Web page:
By the time he was 23 years old, Alex Webb felt like he had hit a wall in photography.
A wunderkind who had already published two photography projects while he was still an undergrad at Harvard, he'd just been offered a slot in the prestigious Magnum photo agency. He was winning praise for his bleak black-and-white photos of the degraded American cityscape, New Topographic-style images of strip malls and parking lots. But he was dissatisfied.
"The work wasn't going anywhere," Webb told The Guardian earlier this year. "It wasn't expansive or resonant. So I began casting around for a new direction."
The direction he took was south, to Mexico.
Across the border, he found streets crowded with people, lovers standing under archways, kids playing soccer, women sweeping the dirt, men teetering atop trucks. Bars glowed neon; random holes opened up in roadways; tienda walls were canvases for paintings of boats and eagles. The strong sun, so different from the northern light of Webb's native New England, blazed a hot white, and the shadows were deep black.
Webb's photography was transformed. He returned again and again to Mexico, making some 40 trips over 30 years, from 1975 to 2007, taking many thousands of pictures.
A spectacular array of some 50 of these works cover the walls at Etherton Gallery, in a traveling show aptly called La Calle, the street. (An accompanying mini-show, Carpoolers by Alejandro Cartagena, a skilled color photographer, features ingenious aerial views Mexican riding in the crowded flatbeds of pickup trucks.)
In his first years wandering on the other side of the line, in the '70s, Webb stuck to black and white. Even so, the works teem with visual bounty. "Matamoros, Tamaulipas," from 1978, pictures a lush graveyard carpeted by grassy weeds. Crosses and flowered wreaths are planted on the grave mounds; some stand boldly vertical while others have already toppled to the ground.
Beyond the cemetery is a broken-down shed and a small farmhouse with a peeling roof. On the high horizon, a man rides a galloping horse, a small child clinging to his back. And in the foreground, a young boy, shirtless, stares wonderingly at the photographer.
This elusive work is beautifully composed. Like most of Webb's images, it has strong lines, both diagonals and horizontals, and a sensitivity to tone: the white wreaths pop against the shadowy grass and the sky is a pale and gloomy gray.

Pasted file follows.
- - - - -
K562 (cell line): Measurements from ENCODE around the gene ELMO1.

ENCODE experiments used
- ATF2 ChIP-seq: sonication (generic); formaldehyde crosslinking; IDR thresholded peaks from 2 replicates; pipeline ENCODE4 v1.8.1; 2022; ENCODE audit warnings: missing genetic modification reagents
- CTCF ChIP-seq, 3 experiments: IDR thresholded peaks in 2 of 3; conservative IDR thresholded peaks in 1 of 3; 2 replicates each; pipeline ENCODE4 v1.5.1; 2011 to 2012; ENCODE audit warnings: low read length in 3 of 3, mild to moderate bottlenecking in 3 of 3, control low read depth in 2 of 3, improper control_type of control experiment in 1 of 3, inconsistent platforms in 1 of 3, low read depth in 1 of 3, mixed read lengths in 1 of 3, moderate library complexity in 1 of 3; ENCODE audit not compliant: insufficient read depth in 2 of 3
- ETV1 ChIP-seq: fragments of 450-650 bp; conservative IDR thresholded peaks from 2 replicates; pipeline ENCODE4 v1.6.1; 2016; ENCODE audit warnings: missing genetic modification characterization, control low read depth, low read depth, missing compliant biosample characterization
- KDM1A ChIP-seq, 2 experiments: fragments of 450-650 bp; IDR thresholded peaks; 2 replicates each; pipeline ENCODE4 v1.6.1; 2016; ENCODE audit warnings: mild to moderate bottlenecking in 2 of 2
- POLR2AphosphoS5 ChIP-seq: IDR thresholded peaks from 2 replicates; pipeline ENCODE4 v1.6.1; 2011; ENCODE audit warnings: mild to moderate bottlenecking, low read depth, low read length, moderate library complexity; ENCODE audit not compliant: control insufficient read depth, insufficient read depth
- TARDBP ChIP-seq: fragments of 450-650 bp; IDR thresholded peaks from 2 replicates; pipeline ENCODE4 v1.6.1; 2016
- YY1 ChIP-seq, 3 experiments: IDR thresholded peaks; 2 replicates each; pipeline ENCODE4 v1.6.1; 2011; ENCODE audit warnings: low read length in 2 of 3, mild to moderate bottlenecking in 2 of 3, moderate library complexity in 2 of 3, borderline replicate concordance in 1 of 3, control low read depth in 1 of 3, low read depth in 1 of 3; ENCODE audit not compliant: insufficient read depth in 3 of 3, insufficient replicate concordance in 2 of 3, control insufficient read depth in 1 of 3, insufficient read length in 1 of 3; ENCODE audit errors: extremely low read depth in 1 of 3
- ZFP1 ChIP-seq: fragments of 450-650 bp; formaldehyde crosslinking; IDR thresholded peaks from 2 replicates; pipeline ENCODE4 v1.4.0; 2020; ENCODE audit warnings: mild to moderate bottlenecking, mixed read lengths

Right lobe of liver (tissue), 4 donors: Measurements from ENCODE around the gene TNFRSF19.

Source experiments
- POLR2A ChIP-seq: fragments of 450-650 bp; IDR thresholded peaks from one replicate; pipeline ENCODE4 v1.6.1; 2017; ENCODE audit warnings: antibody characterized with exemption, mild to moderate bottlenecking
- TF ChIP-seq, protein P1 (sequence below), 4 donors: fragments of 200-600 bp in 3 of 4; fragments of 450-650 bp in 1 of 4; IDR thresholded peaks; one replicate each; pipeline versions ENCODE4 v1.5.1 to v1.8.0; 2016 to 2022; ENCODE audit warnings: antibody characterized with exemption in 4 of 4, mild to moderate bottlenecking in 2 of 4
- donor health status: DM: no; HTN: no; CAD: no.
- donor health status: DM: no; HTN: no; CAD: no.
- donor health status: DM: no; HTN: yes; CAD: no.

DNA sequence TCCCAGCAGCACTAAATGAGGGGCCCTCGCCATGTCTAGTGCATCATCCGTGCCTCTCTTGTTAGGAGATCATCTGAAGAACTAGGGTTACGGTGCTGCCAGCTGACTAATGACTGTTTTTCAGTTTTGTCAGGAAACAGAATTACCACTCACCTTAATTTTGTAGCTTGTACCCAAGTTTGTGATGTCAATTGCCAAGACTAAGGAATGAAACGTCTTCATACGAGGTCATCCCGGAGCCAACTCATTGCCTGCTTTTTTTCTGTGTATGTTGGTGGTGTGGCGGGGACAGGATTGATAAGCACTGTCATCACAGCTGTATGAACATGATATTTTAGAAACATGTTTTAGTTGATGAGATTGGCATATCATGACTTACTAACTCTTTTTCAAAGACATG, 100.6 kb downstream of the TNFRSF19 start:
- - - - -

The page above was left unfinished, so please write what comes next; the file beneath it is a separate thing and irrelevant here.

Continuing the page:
It wasn't long before Webb turned to color. How else to capture Kiko's Blue Room, a bar in Nuevo Laredoa, Tamaulipas? A tilting Kiko's sign blazes in hot pink neon against the black night sky; below, the Blue Room walls are intensely turquoise. Out front a woman in a short white dress leans provocatively against a post; behind her, red lights shine through the bars' windows. And in an incongruous touch, so typical of Webb—and of life—the woman whiles away the time reading a book.
The salmon and ochre of Mexico's stucco houses, the bright red of a man's shirt hard by the harsh gray steel of the border wall, the pink flowers on a little girl's dress, the orange glow of nighttime streets: Webb beautifully renders them all in Kodachrome, the legendary color film that's no longer manufactured.
Webb spent a great deal of time along the border—there are shots from Agua Prieta, Naco and Nogales and Tijuana—but he embraced all of Mexico. One of his best-known works, of boys playing soccer in a church plaza, was taken in Tehuantepec in the far southern state of Oaxaca in 1985. It's a brilliant study in blue and white—everything from the church to the boys' clothes is blue or white, and even the soccer ball is blue.
Front and center a boy spins that ball on one finger. Blurred by the movement, the ball has the look of a globe, and the boy the look of a titan who holds the great world in his hand.
Webb has a gift for capturing the "decisive moment"—the term coined by photographic eminence Cartier-Bresson to describe the split-second when everything a photographer sees aligns. A few seconds later in Webb's soccer picture, the ball might have fallen out of the boy's hand. In the black-and-white graveyard, that ambiguous horse and its riders might have trotted right out of the scene.
The "decisive moment" isn't just the product of artistic genius. It's achieved mostly by long hours of patient waiting and watching, and shooting plenty of images. Webb told the Weekly some years ago, in conjunction with a show of his border photos, that he would typically shoot 1500 to 2000 rolls of film in a year, and "come away with maybe 15 pictures."
Much has changed in Mexico over the years since Webb began working there, as he acknowledges in an essay in the companion book. Drug violence—murders, torture, kidnappings—have scarred the nation, and Mexico's borders, both north and south, are the scenes of migrant tragedies on a biblical scale. You can't look at the long-ago photo of the Tamaulipas graveyard without thinking of the Tamaulipas massacre in 2010, when 72 Central American migrants were slaughtered by cartel thugs.
In Chiapas, Webb had photographed migrants who've come over the border from Guatemala—a group of adults huddled in a makeshift outdoor shelter, two men fast asleep on unused railroad tracks and a boy in blue lying next to a train. Most such migrants make the dangerous trip atop la bestia—the beast train—and it's unclear whether the child in blue is dead or alive.
Closer to home, Webb pictures hopeful border crossers cocooned into blankets in the streets of Tijuana. And in a shot from Agua Prieta, the border wall, merging from fog, is a forbidding barrier in metal. But one determined man is breaching it. All we see of him is one leg and one arm. The rest of his body is already on the other side, waiting for one last push to send him into America.